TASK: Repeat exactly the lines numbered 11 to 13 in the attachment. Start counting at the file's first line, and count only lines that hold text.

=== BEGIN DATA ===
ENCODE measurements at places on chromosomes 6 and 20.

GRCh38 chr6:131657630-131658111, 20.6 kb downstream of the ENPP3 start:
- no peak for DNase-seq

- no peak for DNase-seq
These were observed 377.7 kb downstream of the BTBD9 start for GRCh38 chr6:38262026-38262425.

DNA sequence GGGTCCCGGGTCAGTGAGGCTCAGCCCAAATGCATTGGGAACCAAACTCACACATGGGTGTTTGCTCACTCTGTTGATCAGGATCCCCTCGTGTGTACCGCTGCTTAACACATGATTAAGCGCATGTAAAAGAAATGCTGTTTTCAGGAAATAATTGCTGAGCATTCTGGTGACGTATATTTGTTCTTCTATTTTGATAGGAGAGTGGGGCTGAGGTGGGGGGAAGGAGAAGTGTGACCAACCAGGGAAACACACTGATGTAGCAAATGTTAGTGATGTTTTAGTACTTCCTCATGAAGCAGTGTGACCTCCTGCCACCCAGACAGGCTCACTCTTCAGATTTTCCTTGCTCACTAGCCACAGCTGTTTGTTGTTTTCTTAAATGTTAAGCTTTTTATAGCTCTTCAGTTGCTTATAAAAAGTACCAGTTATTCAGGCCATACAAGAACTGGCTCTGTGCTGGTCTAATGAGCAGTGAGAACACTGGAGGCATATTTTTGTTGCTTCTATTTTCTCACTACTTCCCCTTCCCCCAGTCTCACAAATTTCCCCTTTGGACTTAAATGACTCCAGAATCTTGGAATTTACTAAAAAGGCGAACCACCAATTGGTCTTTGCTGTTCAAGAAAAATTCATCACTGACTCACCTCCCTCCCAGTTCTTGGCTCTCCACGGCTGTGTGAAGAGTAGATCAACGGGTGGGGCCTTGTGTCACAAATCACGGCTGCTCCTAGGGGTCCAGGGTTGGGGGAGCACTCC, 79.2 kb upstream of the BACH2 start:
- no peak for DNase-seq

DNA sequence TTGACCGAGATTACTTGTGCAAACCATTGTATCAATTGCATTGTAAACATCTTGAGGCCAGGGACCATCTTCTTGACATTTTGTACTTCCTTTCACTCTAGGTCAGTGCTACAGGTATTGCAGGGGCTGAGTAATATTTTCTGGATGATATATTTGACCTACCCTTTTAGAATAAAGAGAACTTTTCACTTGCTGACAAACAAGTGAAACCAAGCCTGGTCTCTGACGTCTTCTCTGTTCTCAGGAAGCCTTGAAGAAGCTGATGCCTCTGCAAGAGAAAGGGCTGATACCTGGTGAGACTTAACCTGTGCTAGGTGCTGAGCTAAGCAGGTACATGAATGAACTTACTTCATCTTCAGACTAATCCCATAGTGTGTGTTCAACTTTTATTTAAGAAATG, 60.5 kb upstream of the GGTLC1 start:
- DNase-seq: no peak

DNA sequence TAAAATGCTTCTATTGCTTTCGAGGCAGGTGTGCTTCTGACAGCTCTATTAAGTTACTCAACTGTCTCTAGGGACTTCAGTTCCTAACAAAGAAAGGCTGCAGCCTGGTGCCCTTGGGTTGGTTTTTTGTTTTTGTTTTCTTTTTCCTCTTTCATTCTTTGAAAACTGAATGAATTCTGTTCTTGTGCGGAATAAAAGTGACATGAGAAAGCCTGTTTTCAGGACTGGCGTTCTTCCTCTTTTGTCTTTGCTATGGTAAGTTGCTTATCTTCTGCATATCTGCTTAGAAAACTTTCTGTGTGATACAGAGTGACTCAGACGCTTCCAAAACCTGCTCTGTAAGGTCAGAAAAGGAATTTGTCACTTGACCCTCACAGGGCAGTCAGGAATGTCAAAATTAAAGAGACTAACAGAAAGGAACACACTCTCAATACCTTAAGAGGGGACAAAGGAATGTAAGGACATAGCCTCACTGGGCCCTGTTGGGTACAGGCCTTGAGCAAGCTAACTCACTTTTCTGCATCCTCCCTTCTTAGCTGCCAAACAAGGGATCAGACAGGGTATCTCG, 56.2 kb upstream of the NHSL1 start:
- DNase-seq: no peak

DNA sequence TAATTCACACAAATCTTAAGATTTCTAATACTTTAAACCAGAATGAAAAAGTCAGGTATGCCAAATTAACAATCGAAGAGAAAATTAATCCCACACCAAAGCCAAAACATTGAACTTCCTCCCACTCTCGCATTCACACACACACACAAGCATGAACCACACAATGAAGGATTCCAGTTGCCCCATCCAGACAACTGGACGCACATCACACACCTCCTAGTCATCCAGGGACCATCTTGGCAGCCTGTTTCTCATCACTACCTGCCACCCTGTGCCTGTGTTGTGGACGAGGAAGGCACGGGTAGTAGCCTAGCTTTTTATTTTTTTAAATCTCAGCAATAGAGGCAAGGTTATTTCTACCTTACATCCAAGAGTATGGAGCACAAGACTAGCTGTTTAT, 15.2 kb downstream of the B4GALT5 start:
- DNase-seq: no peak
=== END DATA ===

- DNase-seq: no peak

DNA sequence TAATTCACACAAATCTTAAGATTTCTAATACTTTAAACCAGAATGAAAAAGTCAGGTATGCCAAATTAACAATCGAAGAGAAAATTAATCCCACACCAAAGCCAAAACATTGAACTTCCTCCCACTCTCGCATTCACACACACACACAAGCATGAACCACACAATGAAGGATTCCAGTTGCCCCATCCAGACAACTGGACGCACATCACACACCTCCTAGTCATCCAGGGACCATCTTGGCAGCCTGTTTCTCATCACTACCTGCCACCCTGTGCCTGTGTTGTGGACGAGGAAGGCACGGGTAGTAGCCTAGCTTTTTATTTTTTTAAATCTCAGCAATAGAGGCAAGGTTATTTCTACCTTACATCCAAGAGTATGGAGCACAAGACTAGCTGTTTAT, 15.2 kb downstream of the B4GALT5 start:
- DNase-seq: no peak